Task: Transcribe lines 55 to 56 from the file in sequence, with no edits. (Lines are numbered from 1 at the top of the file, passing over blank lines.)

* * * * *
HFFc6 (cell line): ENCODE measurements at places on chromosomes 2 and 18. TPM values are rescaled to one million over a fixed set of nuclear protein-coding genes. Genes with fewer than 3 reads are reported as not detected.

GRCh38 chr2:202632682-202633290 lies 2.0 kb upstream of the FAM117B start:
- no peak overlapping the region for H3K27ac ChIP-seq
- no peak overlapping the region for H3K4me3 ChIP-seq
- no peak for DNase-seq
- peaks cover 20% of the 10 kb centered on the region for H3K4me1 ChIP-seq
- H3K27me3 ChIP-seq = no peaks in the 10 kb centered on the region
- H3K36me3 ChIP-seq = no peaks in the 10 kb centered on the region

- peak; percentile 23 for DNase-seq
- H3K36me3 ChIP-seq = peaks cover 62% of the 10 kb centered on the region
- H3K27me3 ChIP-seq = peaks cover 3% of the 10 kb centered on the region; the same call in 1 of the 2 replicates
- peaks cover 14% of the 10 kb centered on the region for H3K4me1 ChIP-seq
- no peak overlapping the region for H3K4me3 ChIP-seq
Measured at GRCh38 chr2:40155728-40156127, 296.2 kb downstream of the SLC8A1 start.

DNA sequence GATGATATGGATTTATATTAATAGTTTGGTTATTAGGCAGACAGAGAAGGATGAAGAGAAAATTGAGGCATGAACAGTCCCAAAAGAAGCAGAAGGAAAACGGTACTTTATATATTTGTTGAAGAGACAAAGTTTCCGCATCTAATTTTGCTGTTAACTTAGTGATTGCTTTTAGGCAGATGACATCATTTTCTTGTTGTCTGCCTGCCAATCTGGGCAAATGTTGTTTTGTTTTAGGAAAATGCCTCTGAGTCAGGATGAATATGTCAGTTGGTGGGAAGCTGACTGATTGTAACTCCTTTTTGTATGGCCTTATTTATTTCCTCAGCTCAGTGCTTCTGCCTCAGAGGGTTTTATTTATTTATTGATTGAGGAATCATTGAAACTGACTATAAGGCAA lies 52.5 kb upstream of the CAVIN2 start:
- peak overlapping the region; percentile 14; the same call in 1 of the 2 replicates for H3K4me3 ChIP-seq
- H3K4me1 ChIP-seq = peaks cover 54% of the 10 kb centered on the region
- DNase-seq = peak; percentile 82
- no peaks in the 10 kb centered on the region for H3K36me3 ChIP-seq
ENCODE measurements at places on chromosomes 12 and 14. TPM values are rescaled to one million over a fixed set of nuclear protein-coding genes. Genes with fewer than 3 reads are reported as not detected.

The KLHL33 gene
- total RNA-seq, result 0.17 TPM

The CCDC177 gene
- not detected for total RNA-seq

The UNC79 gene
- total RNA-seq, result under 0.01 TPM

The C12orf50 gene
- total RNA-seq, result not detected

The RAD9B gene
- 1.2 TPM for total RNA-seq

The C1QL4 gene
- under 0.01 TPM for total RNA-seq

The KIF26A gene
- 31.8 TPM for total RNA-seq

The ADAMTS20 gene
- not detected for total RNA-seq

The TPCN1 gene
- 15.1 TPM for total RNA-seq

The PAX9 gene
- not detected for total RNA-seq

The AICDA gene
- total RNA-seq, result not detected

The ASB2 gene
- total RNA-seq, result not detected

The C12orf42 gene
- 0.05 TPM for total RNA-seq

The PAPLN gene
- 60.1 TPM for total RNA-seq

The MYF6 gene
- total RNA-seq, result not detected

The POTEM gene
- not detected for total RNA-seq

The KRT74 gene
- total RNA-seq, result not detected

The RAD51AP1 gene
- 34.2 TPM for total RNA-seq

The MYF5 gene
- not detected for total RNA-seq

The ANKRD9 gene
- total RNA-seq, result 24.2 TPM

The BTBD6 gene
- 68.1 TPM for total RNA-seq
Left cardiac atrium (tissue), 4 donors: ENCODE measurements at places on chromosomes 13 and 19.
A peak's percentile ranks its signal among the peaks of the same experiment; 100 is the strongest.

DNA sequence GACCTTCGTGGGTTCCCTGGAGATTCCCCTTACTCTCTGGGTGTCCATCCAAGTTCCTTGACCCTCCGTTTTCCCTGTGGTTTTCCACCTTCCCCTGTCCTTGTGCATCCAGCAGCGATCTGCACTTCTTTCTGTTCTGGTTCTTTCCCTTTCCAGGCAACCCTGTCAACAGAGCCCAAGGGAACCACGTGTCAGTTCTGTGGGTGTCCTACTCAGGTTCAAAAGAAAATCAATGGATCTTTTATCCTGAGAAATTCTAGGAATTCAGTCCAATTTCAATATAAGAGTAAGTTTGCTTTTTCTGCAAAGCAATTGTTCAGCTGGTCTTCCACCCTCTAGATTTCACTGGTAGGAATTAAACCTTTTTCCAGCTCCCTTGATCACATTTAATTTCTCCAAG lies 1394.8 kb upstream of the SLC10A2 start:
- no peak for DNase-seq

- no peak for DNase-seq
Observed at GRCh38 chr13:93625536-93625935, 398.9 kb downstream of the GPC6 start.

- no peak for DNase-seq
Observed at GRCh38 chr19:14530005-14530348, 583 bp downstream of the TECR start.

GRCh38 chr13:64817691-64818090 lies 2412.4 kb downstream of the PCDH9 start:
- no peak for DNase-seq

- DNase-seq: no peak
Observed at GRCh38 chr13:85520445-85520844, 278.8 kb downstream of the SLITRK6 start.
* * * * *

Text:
The RAD51AP1 gene
- 34.2 TPM for total RNA-seq